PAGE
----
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bird-colony is a Django application used to manage bird colonies (including breeding colonies). You may find that it can also be used for non-avian species. There's also support for storing information about samples associated with animals in the colony, like genomic DNA or song recordings.

There is a growing collection of views that can be used to browse the database and perform common updates (like adding clutches). There is also a JSON API that supports a variety of search queries.

bird-colony is licensed for you to use under the BSD License. See COPYING for details

Quick start

You'll need to have a basic understanding of how to use Django. Requires Python 3.8+ and Django 4.0+.

  1. Install the package using pip: pip install django-bird-colony.

  2. Add birds and some dependencies to your INSTALLED_APPS setting like this:

  1. Include the birds URLconf in your project like this::
url(r'^birds/', include('birds.urls'))
  1. Run python migrate to create the database tables. If this is a new django install, run python createsuperuser to create your admin user.

  2. Run python loaddata bird_colony_starter_kit to create some useful initial records.

  3. Start the development server (python runserver) and visit to set up your colony, as described in the next section.

  4. Visit to use views.

Make sure to consult the Django documentation on deployment if you are at all concerned about security.

Initial setup

This is a work in progress. Before you start entering birds and events, you need to set up some tables using the Django admin app.

Required steps:

  1. Edit species records in the Species table. The bird_colony_starter_kit fixture will create a record for zebra finches. The code field is used to give animals their names, so if you have zebra finches and use zebf as your code, your birds will be named zebf_red_1 and so forth.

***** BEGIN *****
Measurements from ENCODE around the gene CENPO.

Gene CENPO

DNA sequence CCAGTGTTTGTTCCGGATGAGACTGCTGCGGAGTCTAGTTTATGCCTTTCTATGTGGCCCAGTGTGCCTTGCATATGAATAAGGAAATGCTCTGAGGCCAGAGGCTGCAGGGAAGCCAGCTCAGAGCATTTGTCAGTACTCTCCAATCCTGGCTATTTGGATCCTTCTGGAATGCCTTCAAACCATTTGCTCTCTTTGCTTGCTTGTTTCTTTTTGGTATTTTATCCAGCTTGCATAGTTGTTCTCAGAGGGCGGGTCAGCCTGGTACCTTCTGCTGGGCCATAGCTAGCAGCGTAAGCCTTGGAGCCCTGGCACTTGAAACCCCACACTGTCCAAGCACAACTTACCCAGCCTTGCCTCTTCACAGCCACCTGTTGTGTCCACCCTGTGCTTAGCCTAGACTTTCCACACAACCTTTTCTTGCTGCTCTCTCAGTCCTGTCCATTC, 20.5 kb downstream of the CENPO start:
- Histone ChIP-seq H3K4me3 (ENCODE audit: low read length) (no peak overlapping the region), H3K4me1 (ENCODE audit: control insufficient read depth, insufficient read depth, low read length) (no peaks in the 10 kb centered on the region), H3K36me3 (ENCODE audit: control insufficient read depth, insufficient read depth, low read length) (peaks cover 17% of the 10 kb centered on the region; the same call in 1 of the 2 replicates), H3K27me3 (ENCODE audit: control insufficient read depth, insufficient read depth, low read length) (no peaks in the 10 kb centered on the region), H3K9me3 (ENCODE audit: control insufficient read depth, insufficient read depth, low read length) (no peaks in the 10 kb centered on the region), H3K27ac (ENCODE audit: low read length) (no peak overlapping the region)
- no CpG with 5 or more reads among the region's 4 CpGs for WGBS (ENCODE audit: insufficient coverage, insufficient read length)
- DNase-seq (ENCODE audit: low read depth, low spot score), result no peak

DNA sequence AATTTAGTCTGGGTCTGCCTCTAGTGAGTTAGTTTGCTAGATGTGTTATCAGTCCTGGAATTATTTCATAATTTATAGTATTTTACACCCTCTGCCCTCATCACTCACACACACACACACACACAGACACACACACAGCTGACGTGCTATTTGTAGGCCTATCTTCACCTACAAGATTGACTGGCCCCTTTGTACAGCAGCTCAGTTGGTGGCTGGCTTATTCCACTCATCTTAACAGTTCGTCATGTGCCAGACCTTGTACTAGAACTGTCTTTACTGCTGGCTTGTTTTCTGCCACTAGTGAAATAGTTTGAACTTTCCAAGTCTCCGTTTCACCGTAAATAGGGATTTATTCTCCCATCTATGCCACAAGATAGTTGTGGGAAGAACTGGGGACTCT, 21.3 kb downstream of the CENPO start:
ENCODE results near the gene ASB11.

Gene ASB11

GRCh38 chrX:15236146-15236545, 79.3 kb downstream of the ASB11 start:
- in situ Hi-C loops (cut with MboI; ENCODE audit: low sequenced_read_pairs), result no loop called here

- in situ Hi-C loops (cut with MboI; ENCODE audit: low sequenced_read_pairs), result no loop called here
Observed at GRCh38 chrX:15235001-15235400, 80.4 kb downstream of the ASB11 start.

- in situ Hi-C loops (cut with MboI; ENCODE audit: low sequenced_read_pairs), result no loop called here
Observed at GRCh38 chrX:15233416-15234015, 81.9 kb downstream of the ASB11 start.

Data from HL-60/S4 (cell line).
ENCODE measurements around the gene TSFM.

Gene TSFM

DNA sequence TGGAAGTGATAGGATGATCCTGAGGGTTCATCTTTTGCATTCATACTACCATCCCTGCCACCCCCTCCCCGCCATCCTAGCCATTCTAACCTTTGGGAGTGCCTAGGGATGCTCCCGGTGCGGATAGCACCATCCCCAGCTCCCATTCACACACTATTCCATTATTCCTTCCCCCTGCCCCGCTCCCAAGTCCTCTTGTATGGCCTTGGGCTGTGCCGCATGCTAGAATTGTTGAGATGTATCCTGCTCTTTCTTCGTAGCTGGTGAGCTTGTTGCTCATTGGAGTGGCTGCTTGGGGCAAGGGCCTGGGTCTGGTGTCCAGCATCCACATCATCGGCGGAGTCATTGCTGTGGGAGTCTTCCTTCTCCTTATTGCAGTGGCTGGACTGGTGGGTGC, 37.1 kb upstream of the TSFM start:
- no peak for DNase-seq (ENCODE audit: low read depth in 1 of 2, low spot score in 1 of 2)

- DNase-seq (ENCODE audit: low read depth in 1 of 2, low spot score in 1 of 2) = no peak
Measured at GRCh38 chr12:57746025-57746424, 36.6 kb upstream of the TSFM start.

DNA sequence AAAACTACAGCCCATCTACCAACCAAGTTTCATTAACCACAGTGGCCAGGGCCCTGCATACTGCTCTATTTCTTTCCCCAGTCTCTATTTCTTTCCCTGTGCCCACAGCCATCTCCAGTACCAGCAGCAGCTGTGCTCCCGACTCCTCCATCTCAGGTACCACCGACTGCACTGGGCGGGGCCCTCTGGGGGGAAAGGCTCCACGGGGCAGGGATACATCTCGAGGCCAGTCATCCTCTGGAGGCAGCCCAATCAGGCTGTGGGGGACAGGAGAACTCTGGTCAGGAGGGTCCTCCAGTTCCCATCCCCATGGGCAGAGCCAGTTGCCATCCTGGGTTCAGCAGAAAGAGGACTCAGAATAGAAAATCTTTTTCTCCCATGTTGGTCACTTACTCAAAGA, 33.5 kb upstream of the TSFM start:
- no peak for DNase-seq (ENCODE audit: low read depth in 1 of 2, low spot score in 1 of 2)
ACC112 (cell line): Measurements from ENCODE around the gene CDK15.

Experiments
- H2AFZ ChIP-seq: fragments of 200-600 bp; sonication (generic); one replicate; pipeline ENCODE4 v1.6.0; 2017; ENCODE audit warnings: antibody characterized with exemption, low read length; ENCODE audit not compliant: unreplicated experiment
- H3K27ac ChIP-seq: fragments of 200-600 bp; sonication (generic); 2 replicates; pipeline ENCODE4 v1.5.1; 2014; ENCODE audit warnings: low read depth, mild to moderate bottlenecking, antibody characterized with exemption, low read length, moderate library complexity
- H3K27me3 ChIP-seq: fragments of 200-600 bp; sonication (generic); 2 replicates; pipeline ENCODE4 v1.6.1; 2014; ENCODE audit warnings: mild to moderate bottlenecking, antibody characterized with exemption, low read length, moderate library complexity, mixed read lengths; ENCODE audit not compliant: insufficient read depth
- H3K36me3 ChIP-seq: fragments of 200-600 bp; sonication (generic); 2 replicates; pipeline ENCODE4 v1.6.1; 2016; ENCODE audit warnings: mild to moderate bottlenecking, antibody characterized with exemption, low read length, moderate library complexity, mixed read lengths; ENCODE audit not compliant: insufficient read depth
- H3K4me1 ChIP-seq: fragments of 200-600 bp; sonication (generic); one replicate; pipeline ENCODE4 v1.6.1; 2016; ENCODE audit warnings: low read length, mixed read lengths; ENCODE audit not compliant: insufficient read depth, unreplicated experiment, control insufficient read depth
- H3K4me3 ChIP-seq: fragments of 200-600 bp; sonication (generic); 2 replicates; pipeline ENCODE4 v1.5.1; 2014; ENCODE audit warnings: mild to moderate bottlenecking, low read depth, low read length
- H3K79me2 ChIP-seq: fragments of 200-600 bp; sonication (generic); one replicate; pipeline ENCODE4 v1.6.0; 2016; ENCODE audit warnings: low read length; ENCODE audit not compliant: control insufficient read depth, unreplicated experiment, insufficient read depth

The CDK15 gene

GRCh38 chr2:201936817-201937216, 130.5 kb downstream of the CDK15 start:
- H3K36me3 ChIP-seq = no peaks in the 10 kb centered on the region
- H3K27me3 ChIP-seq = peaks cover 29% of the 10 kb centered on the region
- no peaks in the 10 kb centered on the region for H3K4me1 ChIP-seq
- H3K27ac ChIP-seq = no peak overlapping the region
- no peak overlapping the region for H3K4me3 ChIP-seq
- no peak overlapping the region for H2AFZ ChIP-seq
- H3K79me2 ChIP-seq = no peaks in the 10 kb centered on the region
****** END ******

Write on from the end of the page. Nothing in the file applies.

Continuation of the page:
2. Edit and add locations to the Locations table. You need to have at least one location created. The main use for this field is to allow you to find where a bird is by looking at the last event.
  3. Edit and create new event types in the Status codes table. Common event types include hatched, added, moved, died, used for anatomy, etc. For each status code, indicate whether it adds or removes a bird from the colony. When you create an event that removes a bird, it will appear as no longer alive. The hatched event is special, because if you add a bird to the database using the Add new bird view using this code, the system will require you to enter the bird's parents. (If you don't know the bird's parents, you can always create it manually in the admin interface)

Optional steps:

  1. If your bands are colored, add your colors to the Colors table. This will affect the short name for your animals.
  2. If you're going to be adding samples to the databse, add or edit Sample locations and Sample types in the admin interface.
  3. Add additional users to the database. This is particularly useful if you want to allow specific users to reserve animals.
  4. If you want to change some of the boilerplate text on the entry forms, you'll need to install the app from source. The templates are found under birds/templates/birds in the source directory.


In the 0.4.0 release, the primary key for animal records became the animal's uuid. To migrate from previous version, data must be exported as JSON under the 0.3.999 release and then imported under 0.4.0